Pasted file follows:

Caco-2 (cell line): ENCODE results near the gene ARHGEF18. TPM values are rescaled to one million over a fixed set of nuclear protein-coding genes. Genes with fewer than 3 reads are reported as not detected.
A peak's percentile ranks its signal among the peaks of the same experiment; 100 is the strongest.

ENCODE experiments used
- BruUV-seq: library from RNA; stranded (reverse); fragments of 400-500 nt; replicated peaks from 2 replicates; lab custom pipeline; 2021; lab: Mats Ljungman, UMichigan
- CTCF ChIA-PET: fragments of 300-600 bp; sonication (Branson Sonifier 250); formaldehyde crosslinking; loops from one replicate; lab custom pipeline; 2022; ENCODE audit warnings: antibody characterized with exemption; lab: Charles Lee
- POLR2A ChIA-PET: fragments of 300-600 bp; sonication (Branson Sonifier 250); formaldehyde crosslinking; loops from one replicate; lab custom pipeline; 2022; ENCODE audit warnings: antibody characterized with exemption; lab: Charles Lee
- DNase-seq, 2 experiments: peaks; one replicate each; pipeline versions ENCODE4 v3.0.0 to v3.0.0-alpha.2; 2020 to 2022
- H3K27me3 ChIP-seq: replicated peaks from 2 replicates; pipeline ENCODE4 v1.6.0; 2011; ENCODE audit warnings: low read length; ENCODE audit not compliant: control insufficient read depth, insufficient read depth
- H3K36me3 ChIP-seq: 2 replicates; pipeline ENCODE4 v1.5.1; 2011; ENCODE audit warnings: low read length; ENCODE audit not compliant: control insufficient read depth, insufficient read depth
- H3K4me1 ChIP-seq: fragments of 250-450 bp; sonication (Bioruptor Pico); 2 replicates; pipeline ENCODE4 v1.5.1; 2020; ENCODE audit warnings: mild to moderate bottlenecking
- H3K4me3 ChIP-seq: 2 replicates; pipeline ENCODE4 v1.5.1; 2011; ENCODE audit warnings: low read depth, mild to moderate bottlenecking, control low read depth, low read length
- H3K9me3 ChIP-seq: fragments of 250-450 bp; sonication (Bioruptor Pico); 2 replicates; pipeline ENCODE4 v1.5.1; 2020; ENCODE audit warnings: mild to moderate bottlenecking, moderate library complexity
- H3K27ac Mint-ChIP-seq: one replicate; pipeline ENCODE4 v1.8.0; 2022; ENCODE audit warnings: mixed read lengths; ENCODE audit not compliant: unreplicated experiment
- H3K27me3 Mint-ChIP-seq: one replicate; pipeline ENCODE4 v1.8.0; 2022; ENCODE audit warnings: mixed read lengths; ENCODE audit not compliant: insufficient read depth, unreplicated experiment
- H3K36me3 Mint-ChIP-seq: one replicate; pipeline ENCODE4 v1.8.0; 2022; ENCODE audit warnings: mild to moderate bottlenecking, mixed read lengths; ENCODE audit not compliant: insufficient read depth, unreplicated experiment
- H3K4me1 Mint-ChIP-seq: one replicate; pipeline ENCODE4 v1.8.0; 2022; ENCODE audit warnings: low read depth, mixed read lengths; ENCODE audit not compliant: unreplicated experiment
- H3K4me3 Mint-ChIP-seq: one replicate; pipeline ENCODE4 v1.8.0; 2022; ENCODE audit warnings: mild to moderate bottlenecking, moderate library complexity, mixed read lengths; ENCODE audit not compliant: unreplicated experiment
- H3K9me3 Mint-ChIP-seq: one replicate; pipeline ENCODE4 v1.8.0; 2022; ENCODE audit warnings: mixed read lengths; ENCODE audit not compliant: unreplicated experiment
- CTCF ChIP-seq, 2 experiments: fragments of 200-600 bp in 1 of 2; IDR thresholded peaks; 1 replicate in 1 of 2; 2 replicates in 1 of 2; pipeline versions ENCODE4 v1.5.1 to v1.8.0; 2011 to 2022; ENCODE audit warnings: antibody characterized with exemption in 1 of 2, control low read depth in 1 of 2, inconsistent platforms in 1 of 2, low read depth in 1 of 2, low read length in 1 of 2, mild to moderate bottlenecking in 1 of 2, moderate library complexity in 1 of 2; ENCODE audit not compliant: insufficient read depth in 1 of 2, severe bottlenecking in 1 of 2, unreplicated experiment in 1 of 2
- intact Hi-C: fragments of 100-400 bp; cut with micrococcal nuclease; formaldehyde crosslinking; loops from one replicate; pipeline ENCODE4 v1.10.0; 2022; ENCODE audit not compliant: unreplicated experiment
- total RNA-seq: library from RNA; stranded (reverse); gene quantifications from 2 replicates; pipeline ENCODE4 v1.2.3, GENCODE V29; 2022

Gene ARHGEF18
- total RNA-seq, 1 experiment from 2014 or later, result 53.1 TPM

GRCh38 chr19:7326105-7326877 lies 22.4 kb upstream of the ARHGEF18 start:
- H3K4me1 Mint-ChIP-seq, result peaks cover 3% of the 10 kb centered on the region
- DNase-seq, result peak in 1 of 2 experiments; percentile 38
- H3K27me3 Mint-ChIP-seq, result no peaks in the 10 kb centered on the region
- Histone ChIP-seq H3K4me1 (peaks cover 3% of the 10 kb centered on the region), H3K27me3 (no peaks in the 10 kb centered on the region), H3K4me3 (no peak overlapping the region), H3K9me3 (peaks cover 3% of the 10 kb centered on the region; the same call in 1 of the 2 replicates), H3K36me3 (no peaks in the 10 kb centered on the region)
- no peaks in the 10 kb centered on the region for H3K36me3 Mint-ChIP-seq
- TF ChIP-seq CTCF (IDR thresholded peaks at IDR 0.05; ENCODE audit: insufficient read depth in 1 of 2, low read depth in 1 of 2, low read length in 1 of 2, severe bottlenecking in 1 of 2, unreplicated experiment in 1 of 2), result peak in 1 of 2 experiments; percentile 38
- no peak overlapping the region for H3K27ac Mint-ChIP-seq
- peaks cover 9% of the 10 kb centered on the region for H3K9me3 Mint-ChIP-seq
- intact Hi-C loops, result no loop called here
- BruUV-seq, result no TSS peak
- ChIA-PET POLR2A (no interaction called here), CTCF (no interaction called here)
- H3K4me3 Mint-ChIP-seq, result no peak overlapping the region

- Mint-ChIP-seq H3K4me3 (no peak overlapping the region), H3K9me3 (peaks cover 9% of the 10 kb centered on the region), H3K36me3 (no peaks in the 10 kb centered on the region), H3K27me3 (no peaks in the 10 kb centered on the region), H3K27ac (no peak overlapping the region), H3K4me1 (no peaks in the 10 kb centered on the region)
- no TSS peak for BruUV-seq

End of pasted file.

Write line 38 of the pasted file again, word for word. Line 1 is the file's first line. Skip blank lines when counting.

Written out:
- no TSS peak for BruUV-seq